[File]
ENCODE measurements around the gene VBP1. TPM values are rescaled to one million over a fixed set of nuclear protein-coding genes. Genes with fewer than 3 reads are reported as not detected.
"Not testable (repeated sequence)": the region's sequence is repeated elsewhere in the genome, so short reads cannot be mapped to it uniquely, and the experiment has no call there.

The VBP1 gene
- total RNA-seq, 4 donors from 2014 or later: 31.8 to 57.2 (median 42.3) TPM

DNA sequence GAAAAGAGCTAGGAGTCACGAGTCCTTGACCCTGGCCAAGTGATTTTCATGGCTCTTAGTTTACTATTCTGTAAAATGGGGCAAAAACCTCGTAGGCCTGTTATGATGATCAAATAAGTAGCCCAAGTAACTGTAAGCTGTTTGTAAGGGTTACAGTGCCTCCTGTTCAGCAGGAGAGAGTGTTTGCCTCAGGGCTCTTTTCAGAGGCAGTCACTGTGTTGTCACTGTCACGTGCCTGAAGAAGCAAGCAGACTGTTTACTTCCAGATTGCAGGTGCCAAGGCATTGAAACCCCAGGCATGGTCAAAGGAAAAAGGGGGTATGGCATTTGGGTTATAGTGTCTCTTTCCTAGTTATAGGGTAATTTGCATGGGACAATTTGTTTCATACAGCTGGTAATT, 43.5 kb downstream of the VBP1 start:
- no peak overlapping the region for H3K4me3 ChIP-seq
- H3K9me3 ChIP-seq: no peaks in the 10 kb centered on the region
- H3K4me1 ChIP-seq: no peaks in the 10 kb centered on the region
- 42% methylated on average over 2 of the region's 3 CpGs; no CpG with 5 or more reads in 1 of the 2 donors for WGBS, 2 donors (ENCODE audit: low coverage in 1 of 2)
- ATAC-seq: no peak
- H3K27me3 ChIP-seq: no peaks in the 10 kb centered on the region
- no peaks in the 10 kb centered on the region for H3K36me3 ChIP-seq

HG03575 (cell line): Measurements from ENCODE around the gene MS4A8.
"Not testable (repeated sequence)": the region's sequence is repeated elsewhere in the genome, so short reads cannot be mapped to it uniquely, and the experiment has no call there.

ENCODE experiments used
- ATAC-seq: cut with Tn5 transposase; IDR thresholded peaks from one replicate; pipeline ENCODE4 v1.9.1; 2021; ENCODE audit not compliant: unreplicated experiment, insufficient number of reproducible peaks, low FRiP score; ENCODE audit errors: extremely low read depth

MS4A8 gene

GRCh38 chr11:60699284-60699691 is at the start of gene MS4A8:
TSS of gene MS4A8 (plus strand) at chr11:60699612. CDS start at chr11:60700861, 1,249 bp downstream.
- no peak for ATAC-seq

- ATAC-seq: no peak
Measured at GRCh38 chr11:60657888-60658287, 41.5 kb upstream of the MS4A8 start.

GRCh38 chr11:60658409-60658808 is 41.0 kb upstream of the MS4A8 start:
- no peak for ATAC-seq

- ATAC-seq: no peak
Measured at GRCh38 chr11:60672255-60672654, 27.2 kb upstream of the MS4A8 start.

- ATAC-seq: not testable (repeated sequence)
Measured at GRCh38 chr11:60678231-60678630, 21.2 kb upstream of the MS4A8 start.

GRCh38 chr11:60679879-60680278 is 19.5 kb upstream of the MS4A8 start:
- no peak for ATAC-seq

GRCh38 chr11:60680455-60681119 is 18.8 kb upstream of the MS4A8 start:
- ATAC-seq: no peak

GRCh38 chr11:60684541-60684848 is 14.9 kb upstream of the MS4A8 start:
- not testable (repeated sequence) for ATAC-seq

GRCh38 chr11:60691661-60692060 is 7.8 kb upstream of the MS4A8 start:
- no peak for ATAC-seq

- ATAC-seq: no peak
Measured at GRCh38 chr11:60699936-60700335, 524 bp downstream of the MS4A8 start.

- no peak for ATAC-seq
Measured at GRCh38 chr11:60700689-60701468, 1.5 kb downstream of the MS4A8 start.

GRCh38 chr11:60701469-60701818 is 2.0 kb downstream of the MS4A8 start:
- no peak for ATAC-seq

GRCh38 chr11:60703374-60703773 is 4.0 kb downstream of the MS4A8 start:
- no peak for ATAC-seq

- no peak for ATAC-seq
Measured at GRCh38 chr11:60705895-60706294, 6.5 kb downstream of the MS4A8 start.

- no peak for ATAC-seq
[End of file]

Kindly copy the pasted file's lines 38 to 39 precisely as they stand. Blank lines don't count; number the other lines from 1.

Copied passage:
Measured at GRCh38 chr11:60699936-60700335, 524 bp downstream of the MS4A8 start.

- no peak for ATAC-seq